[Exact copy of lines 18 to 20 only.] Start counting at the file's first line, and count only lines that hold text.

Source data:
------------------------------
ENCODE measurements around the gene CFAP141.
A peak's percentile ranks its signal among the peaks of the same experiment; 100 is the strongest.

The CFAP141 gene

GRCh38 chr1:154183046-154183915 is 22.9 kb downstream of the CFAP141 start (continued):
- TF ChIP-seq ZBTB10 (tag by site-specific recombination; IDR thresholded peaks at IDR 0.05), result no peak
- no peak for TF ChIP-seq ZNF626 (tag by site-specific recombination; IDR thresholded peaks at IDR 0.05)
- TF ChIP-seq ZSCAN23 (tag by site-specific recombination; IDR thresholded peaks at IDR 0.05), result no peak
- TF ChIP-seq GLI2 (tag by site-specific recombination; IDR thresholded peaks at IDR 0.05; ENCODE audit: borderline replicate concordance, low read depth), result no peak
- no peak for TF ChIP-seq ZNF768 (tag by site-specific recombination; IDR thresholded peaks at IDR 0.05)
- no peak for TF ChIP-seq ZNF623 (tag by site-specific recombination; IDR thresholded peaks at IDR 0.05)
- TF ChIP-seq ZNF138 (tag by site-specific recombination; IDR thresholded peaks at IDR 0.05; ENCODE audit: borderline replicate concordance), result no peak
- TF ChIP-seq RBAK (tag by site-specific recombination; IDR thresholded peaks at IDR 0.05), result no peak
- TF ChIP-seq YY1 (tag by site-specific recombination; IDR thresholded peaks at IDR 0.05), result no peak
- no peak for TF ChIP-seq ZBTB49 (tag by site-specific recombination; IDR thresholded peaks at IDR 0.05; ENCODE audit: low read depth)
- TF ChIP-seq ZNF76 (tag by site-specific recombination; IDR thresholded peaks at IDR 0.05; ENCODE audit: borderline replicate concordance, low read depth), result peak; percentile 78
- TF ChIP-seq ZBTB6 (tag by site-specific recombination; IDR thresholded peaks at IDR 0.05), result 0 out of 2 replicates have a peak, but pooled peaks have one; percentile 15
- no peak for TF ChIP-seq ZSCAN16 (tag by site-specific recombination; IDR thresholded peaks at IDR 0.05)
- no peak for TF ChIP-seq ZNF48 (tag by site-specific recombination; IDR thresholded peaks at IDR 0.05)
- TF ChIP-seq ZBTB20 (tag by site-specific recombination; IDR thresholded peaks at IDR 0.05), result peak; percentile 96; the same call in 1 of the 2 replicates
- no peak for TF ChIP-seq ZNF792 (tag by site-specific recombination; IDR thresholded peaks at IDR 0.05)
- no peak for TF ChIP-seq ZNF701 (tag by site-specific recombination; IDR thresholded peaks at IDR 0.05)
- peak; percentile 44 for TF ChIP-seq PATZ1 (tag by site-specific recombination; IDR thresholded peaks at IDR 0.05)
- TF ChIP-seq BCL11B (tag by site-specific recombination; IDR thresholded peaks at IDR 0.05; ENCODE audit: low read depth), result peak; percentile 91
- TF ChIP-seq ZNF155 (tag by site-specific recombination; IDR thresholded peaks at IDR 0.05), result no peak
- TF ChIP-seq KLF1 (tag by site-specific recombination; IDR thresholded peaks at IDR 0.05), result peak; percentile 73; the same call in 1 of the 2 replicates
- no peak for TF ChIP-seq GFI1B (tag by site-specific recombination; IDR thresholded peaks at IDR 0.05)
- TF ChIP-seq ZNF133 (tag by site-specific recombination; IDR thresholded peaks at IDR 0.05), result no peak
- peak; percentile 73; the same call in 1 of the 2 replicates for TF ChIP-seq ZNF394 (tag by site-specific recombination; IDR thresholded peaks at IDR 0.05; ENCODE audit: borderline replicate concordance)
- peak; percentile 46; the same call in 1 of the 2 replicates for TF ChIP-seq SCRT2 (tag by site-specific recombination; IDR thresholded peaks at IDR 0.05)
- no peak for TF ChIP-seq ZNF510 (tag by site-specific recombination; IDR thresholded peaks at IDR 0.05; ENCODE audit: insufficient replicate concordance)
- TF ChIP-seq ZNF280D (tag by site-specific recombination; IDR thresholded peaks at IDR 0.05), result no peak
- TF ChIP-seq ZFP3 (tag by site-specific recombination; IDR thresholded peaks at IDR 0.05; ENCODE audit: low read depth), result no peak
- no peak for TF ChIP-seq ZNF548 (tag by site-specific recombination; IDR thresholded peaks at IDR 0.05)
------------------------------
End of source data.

- no peak for TF ChIP-seq ZNF48 (tag by site-specific recombination; IDR thresholded peaks at IDR 0.05)
- TF ChIP-seq ZBTB20 (tag by site-specific recombination; IDR thresholded peaks at IDR 0.05), result peak; percentile 96; the same call in 1 of the 2 replicates
- no peak for TF ChIP-seq ZNF792 (tag by site-specific recombination; IDR thresholded peaks at IDR 0.05)